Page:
Healing and Preventing Leg Ulcers

Every year in the US, 2.5 million individuals develop leg ulcers, the majority of these are due to severe venous insufficiency, or poor circulation.   Healing a leg ulcer is a long, slow process that requires compliance and perseverance.  Swelling in the leg needs to be reduced, and blood flow to the affected area needs to be reestablished.  This is typically accomplished with a combination of compression bandages and compression stockings.  Once healed, it’s imperative that compression be used on a regular basis to prevent the ulcer from reoccurring.

Mediven recently introduced a new double sock combination for the treatment and prevention of venous ulcers.   Consisting of a low compression closed toe stocking liner, with a higher compression outer stocking, the Dual Sock System is available in 30-40 mmHg and 40-50mmHg.  Layering socks makes wearing a higher compressions much more comfortable, and comfort along with ease of donning increases compliance.

Mediven Dual Layer Sock

Wearing two socks together has a number of advantages.  The inner liner sock has a light compression, which makes it much easier to put on.  It can be donned without disturbing a wound or wound dressing.  Treated with ClimaFresh Odor Protection, the inner sock also helps inhibit bacterial growth.  The liner can be worn alone at night, if prescribed by your doctor, although care needs to be taken that it doesn’t roll-down.  Studies have shown that wearing two socks in combination, offers better containment than a single stocking.  And finally, the inner sock makes it MUCH easier to put on the higher compression outer sock.

Mediven’s Dual Layer Sock System is sold in pairs, 2-liners and 2-outer stockings, along with a foot slippie to make donning even easier.  Both compression levels are Medicare approved, if you have an active venous ulcer on your leg.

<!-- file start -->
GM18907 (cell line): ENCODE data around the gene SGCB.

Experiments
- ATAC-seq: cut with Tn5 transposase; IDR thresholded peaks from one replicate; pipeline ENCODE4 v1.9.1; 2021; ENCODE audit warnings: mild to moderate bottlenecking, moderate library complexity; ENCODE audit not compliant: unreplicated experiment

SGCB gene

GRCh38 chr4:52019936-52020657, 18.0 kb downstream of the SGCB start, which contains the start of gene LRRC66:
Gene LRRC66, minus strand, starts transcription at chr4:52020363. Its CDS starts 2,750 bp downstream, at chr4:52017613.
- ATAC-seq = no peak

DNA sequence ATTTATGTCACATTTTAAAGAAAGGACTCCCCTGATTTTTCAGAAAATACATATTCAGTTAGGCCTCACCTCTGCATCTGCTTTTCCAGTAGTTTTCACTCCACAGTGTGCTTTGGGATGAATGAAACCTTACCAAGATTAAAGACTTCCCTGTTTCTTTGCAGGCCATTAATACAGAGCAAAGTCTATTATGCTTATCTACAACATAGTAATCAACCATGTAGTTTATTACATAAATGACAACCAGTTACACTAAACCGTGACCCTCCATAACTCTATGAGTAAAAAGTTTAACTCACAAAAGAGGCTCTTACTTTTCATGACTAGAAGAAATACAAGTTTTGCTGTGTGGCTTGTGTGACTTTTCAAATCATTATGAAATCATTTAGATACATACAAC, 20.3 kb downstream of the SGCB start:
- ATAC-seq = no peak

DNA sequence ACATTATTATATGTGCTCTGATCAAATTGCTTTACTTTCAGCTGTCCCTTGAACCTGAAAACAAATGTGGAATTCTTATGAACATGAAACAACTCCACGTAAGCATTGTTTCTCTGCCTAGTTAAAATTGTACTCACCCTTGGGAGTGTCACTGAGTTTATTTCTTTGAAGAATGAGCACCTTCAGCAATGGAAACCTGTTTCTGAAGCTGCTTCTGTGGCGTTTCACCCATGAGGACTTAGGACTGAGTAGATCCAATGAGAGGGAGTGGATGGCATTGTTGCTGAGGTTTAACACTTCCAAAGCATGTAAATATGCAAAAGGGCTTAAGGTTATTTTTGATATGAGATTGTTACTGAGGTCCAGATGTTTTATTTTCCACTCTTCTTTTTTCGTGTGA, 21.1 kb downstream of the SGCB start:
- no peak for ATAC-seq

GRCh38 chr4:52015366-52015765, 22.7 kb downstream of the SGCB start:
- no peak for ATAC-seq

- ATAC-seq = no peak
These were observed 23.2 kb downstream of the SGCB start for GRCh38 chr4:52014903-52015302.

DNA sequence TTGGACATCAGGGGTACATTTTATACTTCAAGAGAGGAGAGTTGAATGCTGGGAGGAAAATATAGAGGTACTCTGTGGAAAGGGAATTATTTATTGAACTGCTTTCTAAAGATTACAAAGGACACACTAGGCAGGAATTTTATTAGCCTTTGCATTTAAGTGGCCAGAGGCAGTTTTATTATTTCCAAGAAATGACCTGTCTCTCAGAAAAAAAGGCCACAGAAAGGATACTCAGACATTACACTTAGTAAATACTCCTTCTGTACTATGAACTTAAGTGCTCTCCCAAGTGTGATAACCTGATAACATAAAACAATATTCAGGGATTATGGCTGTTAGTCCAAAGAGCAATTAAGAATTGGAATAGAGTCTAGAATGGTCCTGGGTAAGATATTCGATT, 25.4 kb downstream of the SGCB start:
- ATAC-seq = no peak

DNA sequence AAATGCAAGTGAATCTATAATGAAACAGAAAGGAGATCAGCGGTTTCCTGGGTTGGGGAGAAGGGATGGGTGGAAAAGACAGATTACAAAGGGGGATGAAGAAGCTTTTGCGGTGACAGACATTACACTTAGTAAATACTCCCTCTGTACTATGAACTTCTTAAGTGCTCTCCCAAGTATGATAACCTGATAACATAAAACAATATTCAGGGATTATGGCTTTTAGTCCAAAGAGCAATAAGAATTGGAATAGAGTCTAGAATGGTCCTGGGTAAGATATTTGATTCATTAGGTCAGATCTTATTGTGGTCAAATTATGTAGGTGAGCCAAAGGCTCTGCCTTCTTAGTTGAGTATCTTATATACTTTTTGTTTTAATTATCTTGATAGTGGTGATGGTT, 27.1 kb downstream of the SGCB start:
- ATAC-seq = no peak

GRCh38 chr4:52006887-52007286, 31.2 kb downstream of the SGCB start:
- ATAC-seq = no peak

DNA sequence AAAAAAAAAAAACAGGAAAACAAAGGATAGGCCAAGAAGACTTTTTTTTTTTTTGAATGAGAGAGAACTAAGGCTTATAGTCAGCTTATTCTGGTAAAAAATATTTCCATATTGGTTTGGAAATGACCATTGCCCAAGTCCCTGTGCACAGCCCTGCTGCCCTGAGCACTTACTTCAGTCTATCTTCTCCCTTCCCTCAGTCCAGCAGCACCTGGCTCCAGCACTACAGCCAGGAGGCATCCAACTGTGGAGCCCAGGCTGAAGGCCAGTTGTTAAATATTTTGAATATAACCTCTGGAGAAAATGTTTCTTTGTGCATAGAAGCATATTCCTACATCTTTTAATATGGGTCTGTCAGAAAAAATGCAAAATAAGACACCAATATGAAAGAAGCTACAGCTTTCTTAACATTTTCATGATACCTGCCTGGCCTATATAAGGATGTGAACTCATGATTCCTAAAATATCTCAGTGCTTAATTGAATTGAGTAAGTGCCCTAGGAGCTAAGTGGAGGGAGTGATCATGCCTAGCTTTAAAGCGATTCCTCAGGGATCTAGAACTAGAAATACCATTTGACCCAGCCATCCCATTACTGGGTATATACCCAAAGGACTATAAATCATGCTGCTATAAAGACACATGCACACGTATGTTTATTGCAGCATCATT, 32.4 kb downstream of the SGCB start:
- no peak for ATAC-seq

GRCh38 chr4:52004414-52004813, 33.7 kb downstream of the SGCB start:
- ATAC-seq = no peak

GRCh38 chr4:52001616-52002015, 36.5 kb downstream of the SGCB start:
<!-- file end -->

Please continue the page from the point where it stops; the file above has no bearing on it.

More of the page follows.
Treating a Venous Leg Ulcer: Compression Hosiery vs Compression Bandages

A venous stasis ulcer is an open sore on your lower leg caused by poor circulation or venous insufficiency.  Venous ulcers are usually treated with compression, either bandaging or compression stockings, and on average take about 3 months to heal.  They often recur, and once healed, compression stockings should be worn daily to prevent a recurrence.

ulcer care stocking and bandagingAs reported in The Lancet, a clinical study was recently completed comparing the effectiveness and cost effectiveness of four layer bandaging and a two part ulcer care stocking.   Going into the study, it was assumed that bandaging was the most effective form of treatment, but there are drawbacks to this method.  Bandages are difficult for a patient to apply, they can slip, and due to their bulky nature, reduce ankle and leg mobility.  This in turn can have a negative impact on a patients quality of life.

Ulcer care compression stockings consist of two stockings.  A lower compression liner, and a higher compression outer stocking.  Together they deliver a compression of 40mmHg at the ankle.  This system is easier to apply, fits in most shoes, and over the course of treatment is less expensive.

The study conducted in England and Northern Ireland, randomly assigned 457 participants into two groups: 230 to two-layer hosiery, and 227 to the four-layer bandaging.  The results for healing were almost identical, 99 days for the hosiery group and 98 days for the bandage group.  The cost for treating the hosiery group was lower by about $480 over the course of a year.  The increased cost for the bandaging group was mainly due to more frequent nursing consultations.

What was unexpected, were the number of participants in the hosiery group that switched to another form of treatment.  It was almost 10% higher than the participants in the bandaging group.  Going into the study it was assumed that stockings would be more comfortable and easier to apply, and therefore the preferred treatment.  This wasn’t the case with some of the older participants.

Although not officially part of the study, the researchers did find a lower recurrence of ulcers in the hosiery group.  It was postulated that these participants would be more likely to wear stockings for maintenance after their ulcer healed, and the evidence supports this theory.

Pete@BrightLife Direct
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